RMS appoints two new Honorary Fellows
Professors C. Barry Carter and David B. Williams to receive most prestigious RMS Honour
The RMS is very proud to announce the appointment of two new Honorary Fellows who have made outstanding internationally-recognized contributions to microscopy in both science and education over several decades.
Professor C. Barry Carter of the University of Connecticut and Professor David B. Williams of The Ohio State University are awarded the Society’s most prestigious accolade, and will be presented with their Honorary Fellowships at emc2020 in August.
RMS President Professor Grace Burke said:
“We are absolutely delighted to recognise the immense contributions made by these two pre-eminent materials scientists.
“Their ground-breaking work in advancing transmission electron microscopy has been sustained over many years, and it is a pleasure to welcome them both as Honorary Fellows of the RMS.”
Professor C. Barry Carter
In a research career spanning the last 50 years, Barry has made a huge impact in materials science - especially in advancing our understanding of the role and nature of defects in metals, semiconductors and ceramics.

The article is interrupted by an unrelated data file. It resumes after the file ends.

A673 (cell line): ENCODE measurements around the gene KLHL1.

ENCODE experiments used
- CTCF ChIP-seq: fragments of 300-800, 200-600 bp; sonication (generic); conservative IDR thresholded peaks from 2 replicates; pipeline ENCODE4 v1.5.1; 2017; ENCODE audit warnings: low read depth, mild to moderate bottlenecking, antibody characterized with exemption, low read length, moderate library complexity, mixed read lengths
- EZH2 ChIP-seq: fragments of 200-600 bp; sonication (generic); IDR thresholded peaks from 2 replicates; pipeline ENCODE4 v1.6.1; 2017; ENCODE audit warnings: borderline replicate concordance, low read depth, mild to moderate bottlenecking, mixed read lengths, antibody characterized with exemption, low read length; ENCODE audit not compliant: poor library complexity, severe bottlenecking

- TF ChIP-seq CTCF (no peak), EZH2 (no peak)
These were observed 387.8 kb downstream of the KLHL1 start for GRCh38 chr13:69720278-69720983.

Using various techniques including transmission electron microscopy, high resolution TEM, and electron diffraction, Barry has established himself as an internationally distinguished researcher who has made critical contributions to both the science and application of microscopy.
Barry, who remains an active Emeritus Professor at the University of Connecticut, and as a Distinguished Affliliate Scientist at the Sandia National Laboratory, has also made vital contributions to microscopy education at the undergraduate, graduate and post-graduate levels.
Professor David B. Williams
Professor Williams is synonymous with Analytical Transmission Electron Microscopy (ATEM) having pioneered its development and applications to a broad range of materials.
Over the past 45 years his work has led to a new understanding of materials and microstructural evolution, including segregation, precipitation phenomena, phase diagrams and phase transformations in metals and alloys.
Among his achievements, Professor Williams is widely recognized for his prolific research in Al alloy metallurgy – particularly in his pioneering research into Al-Li alloys, as well as fundamental research in EELS and STEM-EDX microanalysis.
David is currently Dean of the College of Engineering at The Ohio State University.
RMS Honorary Fellowship